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Royal Wedding Etiquette Guide

Last Updated: Thursday, April 14, 2011 - 18:51

Incase you are lucky enough to have been invited to the royal wedding of the decade, make sure you do not embarrass yourself by missing on the royal protocol!

What to Wear: Generally, the guests are required to wear uniform, lounge suit or morning coat.

UNIFORM:
Serving gentlemen belonging to the armed forces are allowed to wear the military uniforms after receiving permission from their commanding officer.

It is believed that Prince William will be seen in RAF uniform and so his brother, who is a serving officer in Household Cavalry.

LOUNGE SUIT:

Lounge suits are crisp business suits, which can be worn with collar and tie

MORNING COAT:

For men, grey or black morning coats, complete with a matching waistcoat, trousers, shirt, cufflinks, tie and a hat looks every bit regal. However, one should remove top hats during official photographs.

For women, a nice day dress with matching hat, handbag, gloves and high heels is a must.

How to Behave:

While on a royal wedding, one should remember how to put one’s best foot forward.

CURTSY:

According to Debrett’s etiquette manual, a long bow “can be the subject of some amusement within royal circles”. While ladies are expected to make a small bow, gentlemen should make a small bob.

PHOTOS:

Guests are not allowed to click pictures during the state banquets as personal cameras are discouraged. However the event will be covered by professional photographers.

TOUCHING:

The official protocol discourages any form of touching accept a polite handshake. However, a mutual display of affection from both the sides is quite acceptable.

EATING:

The reception hosted on William and Kate’s wedding will be a buffet - a sit down dinner. So get updated on your table manners!

EATING ETIQUETES:

One should start with soup as the first course. The fork will be placed on the left and knife will be on the right side. Glasses will be placed on the top right side in the following order – water, champagne, white wine, red wine and dessert wine. While eating, one should remember that bread rolls have to broken with fingers instead of knife, asparagus is to be eaten with fingers and use an oyster fork to remove the oyster from its shell. Don’t swallow the oyster as a whole, but chew it softly and savour the delectable royal feast.

SPEAKING:

One should remember never to speak unless spoken to. One should never indulge in anything private while addressing the royalty.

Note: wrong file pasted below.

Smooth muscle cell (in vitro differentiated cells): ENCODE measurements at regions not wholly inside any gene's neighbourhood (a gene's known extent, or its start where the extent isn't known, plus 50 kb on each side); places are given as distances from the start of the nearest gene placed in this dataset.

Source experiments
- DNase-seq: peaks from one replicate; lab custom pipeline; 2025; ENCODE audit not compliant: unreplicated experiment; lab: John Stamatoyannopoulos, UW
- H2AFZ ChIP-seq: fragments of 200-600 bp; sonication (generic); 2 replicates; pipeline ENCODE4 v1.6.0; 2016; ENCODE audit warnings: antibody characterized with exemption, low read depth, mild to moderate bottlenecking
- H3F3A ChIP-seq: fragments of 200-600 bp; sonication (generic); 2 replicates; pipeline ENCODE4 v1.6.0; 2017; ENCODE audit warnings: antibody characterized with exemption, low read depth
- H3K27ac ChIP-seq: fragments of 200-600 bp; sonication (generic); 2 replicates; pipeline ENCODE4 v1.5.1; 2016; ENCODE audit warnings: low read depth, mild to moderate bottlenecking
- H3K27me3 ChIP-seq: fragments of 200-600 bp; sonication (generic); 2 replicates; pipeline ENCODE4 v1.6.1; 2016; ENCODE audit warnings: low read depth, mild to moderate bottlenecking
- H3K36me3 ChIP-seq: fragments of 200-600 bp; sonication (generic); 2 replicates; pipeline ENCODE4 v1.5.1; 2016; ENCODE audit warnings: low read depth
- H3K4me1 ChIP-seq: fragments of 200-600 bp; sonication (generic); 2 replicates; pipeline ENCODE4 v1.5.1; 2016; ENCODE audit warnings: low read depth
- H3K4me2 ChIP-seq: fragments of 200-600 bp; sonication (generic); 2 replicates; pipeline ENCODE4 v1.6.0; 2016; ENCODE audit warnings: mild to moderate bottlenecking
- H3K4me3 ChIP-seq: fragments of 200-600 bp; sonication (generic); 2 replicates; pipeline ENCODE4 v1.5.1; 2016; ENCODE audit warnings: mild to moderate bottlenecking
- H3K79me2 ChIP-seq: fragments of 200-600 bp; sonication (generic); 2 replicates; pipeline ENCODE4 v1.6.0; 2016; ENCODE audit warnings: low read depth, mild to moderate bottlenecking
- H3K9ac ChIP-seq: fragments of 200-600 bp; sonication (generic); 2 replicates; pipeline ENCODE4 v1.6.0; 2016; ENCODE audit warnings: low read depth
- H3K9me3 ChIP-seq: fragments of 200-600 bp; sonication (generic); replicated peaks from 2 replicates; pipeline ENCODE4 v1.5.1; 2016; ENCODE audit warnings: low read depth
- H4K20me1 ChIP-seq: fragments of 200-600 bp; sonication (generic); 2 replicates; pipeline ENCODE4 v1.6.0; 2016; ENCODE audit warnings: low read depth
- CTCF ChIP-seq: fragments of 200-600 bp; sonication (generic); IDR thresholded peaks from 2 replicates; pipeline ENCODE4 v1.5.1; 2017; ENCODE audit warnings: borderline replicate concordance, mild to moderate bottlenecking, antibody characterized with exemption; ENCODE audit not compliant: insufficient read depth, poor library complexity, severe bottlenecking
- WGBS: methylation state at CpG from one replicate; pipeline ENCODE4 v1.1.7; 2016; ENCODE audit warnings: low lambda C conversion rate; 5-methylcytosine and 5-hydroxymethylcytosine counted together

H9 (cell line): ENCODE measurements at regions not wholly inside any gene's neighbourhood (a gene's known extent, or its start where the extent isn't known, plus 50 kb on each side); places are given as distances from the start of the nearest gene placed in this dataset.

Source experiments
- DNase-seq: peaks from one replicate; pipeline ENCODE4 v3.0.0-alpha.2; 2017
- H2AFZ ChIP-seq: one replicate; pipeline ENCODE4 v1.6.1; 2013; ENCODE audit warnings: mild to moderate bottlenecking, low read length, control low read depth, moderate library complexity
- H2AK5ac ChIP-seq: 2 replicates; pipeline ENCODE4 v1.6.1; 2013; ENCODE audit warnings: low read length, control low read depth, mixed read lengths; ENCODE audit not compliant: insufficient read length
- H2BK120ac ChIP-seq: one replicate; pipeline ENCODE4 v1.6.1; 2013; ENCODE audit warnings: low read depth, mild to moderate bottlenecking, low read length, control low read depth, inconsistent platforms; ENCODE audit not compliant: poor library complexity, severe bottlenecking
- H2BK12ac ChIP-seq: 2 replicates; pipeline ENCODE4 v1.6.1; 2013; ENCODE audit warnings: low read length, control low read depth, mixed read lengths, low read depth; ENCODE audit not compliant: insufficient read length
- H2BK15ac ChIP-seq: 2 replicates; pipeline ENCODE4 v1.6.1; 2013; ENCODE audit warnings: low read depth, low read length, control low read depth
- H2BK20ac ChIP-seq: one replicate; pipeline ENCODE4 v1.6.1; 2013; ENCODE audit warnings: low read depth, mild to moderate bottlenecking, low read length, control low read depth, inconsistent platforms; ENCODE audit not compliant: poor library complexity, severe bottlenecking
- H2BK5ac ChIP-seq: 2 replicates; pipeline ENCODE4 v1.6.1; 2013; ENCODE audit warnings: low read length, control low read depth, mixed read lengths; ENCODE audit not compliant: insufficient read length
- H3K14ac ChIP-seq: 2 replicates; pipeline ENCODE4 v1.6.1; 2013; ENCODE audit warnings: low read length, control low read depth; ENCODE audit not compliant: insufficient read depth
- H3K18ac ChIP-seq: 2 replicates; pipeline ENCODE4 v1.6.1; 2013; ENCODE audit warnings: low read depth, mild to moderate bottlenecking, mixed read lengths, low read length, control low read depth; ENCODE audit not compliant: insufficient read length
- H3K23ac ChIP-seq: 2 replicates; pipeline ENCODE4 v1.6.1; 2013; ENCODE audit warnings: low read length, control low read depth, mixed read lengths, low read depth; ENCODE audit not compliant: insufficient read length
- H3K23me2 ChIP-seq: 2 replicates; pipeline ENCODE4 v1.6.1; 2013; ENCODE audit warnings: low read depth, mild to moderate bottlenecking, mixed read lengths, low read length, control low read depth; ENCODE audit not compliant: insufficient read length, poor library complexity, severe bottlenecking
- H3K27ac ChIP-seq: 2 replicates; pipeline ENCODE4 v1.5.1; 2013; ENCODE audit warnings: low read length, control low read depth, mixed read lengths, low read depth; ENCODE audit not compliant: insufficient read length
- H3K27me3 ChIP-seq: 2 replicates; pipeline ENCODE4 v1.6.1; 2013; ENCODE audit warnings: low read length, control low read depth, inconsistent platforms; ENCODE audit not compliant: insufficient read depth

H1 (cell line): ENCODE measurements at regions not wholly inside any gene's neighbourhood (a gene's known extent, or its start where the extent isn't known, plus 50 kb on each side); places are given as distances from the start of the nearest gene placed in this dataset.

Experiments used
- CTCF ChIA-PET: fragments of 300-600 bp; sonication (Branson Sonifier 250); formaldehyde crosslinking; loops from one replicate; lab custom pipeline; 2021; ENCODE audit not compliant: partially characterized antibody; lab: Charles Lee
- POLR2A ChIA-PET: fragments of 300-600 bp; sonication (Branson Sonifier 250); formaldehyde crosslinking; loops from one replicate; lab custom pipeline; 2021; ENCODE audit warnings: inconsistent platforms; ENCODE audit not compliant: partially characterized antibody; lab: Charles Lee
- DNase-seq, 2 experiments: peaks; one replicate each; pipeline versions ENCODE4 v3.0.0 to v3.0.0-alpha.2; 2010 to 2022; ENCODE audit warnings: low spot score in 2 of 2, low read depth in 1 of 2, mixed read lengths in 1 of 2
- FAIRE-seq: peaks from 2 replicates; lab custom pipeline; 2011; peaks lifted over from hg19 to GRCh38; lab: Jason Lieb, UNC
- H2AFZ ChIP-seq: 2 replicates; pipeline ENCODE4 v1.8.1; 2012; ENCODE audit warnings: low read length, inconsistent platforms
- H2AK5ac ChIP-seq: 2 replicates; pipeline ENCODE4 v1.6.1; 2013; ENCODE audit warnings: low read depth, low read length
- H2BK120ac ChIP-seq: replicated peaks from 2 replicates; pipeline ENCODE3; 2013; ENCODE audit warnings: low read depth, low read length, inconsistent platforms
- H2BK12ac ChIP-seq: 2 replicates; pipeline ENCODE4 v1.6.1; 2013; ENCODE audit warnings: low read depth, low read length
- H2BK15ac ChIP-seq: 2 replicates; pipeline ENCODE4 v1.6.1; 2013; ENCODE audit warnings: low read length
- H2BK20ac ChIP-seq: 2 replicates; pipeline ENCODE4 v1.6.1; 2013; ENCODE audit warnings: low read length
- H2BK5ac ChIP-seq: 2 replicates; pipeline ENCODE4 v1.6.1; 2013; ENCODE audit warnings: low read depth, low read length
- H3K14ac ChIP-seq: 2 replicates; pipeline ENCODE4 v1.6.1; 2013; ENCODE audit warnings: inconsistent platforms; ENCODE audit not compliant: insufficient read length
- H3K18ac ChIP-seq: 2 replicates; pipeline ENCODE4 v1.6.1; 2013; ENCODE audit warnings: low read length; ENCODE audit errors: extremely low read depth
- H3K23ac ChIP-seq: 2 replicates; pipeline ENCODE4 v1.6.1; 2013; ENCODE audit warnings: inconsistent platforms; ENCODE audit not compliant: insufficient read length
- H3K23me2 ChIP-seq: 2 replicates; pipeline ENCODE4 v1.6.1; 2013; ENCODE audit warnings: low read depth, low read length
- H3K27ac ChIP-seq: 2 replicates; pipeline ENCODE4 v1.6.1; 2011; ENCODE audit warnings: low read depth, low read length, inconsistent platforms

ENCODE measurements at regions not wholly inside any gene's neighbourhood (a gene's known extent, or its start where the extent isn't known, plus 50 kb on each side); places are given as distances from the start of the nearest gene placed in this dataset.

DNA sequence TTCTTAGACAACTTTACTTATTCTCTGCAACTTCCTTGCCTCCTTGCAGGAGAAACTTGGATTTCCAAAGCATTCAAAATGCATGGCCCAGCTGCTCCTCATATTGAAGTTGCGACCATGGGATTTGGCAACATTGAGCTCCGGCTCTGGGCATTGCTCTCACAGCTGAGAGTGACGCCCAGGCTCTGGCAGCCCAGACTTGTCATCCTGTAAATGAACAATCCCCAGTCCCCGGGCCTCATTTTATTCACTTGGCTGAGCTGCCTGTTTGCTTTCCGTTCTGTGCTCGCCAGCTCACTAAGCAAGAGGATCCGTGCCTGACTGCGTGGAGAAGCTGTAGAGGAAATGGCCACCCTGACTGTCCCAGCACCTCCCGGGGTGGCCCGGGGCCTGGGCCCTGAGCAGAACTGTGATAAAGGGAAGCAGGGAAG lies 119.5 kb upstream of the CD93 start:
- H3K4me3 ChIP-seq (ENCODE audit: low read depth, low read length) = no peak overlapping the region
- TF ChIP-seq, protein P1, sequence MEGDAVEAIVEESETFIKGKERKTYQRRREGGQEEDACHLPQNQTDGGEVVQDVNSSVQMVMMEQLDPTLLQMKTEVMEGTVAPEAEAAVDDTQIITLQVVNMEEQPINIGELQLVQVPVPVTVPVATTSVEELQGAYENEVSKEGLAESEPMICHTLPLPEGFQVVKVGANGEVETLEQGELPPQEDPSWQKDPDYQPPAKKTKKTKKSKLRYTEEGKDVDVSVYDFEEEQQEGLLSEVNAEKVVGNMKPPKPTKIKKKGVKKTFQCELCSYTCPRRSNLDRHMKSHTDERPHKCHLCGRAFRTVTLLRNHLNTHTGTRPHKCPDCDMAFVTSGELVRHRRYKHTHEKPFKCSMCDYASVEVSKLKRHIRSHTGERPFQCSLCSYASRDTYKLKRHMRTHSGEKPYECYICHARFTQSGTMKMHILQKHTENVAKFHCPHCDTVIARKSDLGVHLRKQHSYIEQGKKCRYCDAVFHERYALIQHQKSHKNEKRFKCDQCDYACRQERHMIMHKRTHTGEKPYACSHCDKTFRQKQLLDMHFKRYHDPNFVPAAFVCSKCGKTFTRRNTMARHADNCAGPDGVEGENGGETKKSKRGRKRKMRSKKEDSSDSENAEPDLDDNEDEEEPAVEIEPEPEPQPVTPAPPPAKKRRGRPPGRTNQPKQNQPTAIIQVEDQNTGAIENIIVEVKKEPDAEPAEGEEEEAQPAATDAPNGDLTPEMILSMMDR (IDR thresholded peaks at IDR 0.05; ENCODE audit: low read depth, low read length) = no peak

QUEEN: The Queen should be addressed as Majesty or Ma’am.

PRINCE: Prince should be addressed as Sir or His Royal Highness.

PRINCESS: Princess should be addressed as Ma’am or Her Royal Highness.

CLERGY: Clergy should be addressed as Your Grace.

Who’s Who:

The royal wedding will be graced by the who’s who of British aristocracy; therefore, one should always know how to address the guests present at the occasion according to their titles.

DUKE/DUTCHESS:

Duke is the highest of the five grades of honour. The wife of Duke is always addressed as the Duchess.

MARQUESS/MARCHIONESS:

After Duke comes Marquess in peerage. Marquess/Marchioness can also be addressed as Lord or Lady.

EARL/COUNT or COUNTESS:

Earl/Count or Countess comes third in peerage. The title was originated in the tenth century, during King Canute’s time. The Earl, Count or Countess can also be addressed as Lord or Lady.

VISCOUNT/VISCOUNTESS:

Viscount and Viscountess can also be addressed as Lord or Lady. In Britain, the term Viscount/Viscountess was first used in the fourteenth century, during King Henry VI’s reign, who was crowned as the King of England and France and wanted to merge the titles of the two countries.

BARON/BARONESS:

Baron/Baroness come last in five grades of honour, which originally meant ‘free man’, who were summoned by the King to attend Parliament. The baron or baroness can be addressed as Lord or Lady.

Complied by Aman Kanth

First Published: Thursday, April 14, 2011 - 18:51

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